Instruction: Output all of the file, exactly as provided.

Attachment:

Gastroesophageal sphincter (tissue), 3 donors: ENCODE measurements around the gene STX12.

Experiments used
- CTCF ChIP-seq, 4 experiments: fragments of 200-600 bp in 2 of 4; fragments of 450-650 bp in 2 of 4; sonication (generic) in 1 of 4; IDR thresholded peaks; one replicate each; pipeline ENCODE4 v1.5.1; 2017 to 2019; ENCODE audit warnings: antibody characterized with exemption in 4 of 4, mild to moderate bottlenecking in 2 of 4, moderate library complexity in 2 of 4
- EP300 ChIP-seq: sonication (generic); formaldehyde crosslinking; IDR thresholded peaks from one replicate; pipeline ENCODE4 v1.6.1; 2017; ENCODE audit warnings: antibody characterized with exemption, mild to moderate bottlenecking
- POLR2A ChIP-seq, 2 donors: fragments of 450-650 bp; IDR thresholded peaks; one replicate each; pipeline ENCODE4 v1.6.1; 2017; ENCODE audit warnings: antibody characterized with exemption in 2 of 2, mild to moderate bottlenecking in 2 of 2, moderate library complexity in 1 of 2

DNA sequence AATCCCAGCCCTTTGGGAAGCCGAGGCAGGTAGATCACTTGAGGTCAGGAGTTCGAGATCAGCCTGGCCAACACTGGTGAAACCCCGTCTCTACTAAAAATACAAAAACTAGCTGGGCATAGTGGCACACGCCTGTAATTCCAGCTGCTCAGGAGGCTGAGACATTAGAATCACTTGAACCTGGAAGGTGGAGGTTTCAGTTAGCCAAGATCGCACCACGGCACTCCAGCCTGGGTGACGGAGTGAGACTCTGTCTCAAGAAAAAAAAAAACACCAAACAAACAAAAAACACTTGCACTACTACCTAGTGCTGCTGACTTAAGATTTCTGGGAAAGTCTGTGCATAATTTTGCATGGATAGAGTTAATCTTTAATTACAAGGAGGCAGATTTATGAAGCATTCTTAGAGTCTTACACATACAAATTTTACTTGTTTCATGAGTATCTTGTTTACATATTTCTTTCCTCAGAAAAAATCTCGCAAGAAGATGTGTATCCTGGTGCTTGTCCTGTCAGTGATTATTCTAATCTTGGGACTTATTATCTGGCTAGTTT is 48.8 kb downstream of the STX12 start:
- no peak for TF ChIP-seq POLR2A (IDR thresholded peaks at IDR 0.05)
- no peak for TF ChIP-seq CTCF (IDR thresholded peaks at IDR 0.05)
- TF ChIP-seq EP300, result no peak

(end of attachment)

Gastroesophageal sphincter (tissue), 3 donors: ENCODE measurements around the gene STX12.

Experiments used
- CTCF ChIP-seq, 4 experiments: fragments of 200-600 bp in 2 of 4; fragments of 450-650 bp in 2 of 4; sonication (generic) in 1 of 4; IDR thresholded peaks; one replicate each; pipeline ENCODE4 v1.5.1; 2017 to 2019; ENCODE audit warnings: antibody characterized with exemption in 4 of 4, mild to moderate bottlenecking in 2 of 4, moderate library complexity in 2 of 4
- EP300 ChIP-seq: sonication (generic); formaldehyde crosslinking; IDR thresholded peaks from one replicate; pipeline ENCODE4 v1.6.1; 2017; ENCODE audit warnings: antibody characterized with exemption, mild to moderate bottlenecking
- POLR2A ChIP-seq, 2 donors: fragments of 450-650 bp; IDR thresholded peaks; one replicate each; pipeline ENCODE4 v1.6.1; 2017; ENCODE audit warnings: antibody characterized with exemption in 2 of 2, mild to moderate bottlenecking in 2 of 2, moderate library complexity in 1 of 2

DNA sequence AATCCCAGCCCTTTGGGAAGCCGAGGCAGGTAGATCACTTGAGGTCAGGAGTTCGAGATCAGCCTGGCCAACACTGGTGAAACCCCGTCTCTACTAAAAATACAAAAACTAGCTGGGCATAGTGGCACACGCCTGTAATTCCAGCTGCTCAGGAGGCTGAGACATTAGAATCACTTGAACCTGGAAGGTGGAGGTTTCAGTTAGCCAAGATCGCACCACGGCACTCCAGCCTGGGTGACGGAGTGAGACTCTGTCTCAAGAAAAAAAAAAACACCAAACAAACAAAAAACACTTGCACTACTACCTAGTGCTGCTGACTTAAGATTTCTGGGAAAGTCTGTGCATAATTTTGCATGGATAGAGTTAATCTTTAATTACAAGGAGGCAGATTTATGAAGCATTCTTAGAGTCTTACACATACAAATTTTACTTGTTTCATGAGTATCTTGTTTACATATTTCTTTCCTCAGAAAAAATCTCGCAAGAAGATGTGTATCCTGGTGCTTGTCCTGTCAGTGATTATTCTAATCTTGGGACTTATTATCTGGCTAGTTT is 48.8 kb downstream of the STX12 start:
- no peak for TF ChIP-seq POLR2A (IDR thresholded peaks at IDR 0.05)
- no peak for TF ChIP-seq CTCF (IDR thresholded peaks at IDR 0.05)
- TF ChIP-seq EP300, result no peak